Day 6 – Wittenberg (30/4/23)

Good night’s kip in a comfortable bed and awoke – glory be! – to glorious sunshine, but a chilly wind.

The included excursion was a walking tour around the attractive town of Wittenberg, renowned for the teachings of Martin Luther and the Reformation.

In our case, this was led by a very knowledgeable lady named Christina.

Luther was born in 1483, the son of the owner of a copper mine. He had no particular religious leanings to start with, but he was caught in a bad electrical storm and prayed that he would be saved. This had a profound effect on him, and he decided to become a monk, much to his father’s dismay.

He moved to the monastery in Wittenberg in 1511, but began to become disillusioned with the many ways in which the Church was misleading and exploiting the people, taking advantage of their illiteracy and credulousness.

The system of “indulgences” angered him most. By making certain sacrifices, one could reduce your time in purgatory. He denounced this, quite rightly of course, as complete rubbish, and started to draft his own form of Christianity – Protestantism. He went through hell and back again, particularly with the Pope in Rome, but his ideas took hold remarkably quickly. He died in 1546, having seen the Reformation take place.

A few pictures of Wittenberg before we started the tour proper:

Wittenberg monastery, where Luther started his “career” as a monk
And again
Monastery courtyard

Christina took us on a tour of the Luther museum in the monastery.

The man himself
Fancy lectern
Pictures of the Ten Commandments, painted by a school of art that supported Lutheran views

The above picture is Katharina von Bora, Luther’s wife. One of Luther’s fundamental changes was to allow, even encourage, monks and nuns to marry. However, he himself didn’t follow his own guidance, until such time as everybody else had been married off and he and Katharina (who was a nun) were the only ones left. He wasn’t keen, but she persuaded him that it would be a great idea to get hitched. He reluctantly agreed, and after a period of some regret on his part, he grew to love her dearly. She was 15 years younger than he was, and they had four children. She must have been a real force of nature. A truly remarkable woman.

This part of the tour was very detailed, interesting but hard work at times. It was a relief to get outside and wander round this very pretty town of around 50,000 people, with Christina pointing out buildings of interest.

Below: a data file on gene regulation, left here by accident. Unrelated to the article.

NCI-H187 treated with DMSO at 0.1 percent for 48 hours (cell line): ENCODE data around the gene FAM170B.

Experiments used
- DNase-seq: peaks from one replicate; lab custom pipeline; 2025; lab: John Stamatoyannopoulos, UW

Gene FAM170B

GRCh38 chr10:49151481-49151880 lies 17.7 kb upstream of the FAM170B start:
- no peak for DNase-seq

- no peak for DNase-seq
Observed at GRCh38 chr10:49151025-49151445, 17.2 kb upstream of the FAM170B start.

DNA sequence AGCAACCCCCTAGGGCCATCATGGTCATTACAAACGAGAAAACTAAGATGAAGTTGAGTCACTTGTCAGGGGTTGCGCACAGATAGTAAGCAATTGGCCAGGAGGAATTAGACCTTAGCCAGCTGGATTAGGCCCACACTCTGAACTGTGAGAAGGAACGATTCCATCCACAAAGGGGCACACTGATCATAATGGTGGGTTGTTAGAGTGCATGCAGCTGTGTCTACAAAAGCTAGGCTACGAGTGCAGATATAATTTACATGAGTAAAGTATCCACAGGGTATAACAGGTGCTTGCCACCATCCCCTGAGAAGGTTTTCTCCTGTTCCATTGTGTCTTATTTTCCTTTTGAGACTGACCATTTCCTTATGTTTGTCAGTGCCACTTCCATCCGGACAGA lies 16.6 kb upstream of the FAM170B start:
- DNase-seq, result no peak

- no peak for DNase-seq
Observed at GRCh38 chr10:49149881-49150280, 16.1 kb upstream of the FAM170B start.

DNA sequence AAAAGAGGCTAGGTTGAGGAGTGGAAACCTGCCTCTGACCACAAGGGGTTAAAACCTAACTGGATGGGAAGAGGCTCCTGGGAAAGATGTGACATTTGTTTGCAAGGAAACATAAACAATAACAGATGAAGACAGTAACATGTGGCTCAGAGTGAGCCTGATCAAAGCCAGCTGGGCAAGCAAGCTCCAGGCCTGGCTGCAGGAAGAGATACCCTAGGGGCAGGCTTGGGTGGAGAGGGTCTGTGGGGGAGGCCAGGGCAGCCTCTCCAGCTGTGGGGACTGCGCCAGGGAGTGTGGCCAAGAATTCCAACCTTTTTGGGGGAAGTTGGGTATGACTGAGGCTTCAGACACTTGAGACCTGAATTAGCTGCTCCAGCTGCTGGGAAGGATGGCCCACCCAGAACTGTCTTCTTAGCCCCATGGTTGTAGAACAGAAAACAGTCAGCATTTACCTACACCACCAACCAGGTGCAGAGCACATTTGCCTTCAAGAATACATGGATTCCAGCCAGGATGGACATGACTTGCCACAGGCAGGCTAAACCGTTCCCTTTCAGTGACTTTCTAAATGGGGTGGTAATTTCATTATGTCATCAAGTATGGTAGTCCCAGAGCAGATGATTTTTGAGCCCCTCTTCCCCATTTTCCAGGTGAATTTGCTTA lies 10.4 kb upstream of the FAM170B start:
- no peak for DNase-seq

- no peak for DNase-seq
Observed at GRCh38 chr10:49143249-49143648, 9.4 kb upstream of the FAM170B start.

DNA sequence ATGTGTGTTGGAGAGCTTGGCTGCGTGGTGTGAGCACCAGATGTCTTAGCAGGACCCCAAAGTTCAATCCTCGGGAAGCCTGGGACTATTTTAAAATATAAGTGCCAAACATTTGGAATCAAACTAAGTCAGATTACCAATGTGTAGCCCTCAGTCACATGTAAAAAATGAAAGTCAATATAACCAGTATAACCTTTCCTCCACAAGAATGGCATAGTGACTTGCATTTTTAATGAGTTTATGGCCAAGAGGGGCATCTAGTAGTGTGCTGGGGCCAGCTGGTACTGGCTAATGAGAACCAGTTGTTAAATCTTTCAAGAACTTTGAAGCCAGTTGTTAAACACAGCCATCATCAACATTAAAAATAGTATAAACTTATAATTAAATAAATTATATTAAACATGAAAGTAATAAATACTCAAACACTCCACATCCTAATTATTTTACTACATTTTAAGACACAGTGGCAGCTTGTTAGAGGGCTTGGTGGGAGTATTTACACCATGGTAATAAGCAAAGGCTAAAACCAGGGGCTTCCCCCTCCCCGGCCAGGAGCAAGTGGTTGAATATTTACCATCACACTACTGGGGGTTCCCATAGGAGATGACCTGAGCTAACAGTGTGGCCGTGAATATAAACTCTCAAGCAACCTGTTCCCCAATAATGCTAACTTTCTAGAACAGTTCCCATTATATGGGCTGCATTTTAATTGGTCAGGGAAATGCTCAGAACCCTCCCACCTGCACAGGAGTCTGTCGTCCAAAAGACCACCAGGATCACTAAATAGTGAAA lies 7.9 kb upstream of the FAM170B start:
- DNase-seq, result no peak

Original monastery door frame, with Christina struggling to do up her coat!
This was once a wood market, and this fountain has been here for five centuries
For all his fine ideas, Luther was violently antisemitic. This was the scene of a plaque apologising for the persecution of the Jews over the ages
Dome of the castle church
Renovated old courtyard
1990 picture showing how run down the courtyard had become under the East German regime
Closer view of the castle church
This is a replica of the church door to which Luther nailed his 95 theses in 1521, so starting the Reformation.

All fascinating stuff, but exhausting. It was nice to get back on the bus and have some lunch on the ship, which had moved further upstream.

After we were all on board, the ship sailed further upstream to Torgau. During this time, the captain of the ship gave a very entertaining presentation in broken English about himself, the basic engineering specialities of the ship (no propeller, but uses water jets just like a jetski to keep the ship’s draught small for a shallow river), how the ship was constructed, the nature of his job, what communication systems he used, information about the river (over 1,000 km long, rising in the Czech Republic and emptying into the North Sea near Hamburg) and various anecdotes to keep the audience amused. Good value.

Our irrepressible programme director, Alan Custovic (39, two kids, from Dubrovnik) took us on a really lovely walk around Torgau.

This is the place where World War 2 was officially declared over. The Russians and the other Allies had actually shaken hands at a small village about 3 km away, but the ceremony was held at Torgau three days later.

Trabant car
Very simple engine. Apparently you may have had to wait over 12 years to get hold of one back in East Germany!
The good ship Astrild
End of war memorial
Impressive staircase
Bear pit. Me neither.
This is the house where Katharina, Luther’s wife, died 6 years after him in 1552

Back to the ship for dinner, where we met Dorothy and Rodney from Southampton together with Larry and Jenny from Salem, Oregon. An entertaining and wide-ranging conversation ensued, assisted by vast quantities of wine.

Alan then hosted a music quiz up in the lounge. Extra points were on offer if one got up and sang, danced, etc. I needed no further invitation!

Huge fun, and we came second (I think). Anyway, we got a bottle of red wine out of it. I’ll take that any day of the week.

And so to bed. Tomorrow gets off to a leisurely start, thank God, and we dock in Meissen at around 12.30 p.m. Join us to see how that went.

5 responses to “Day 6 – Wittenberg (30/4/23)”

  1. Steve Walker avatar
    Steve Walker

    I see the Trabant was in its traditional position – stationary and with its bonnet up 😉

    1. Yep. No steam coming out, though! 🤣

  2. Fantastic journey. Look forward to more.

    1. Guaranteed, Angela. Thanks for your interest.

  3. What a nice way to end your fascinating day trip with vast quantities of wine sounds like the perfect day to me

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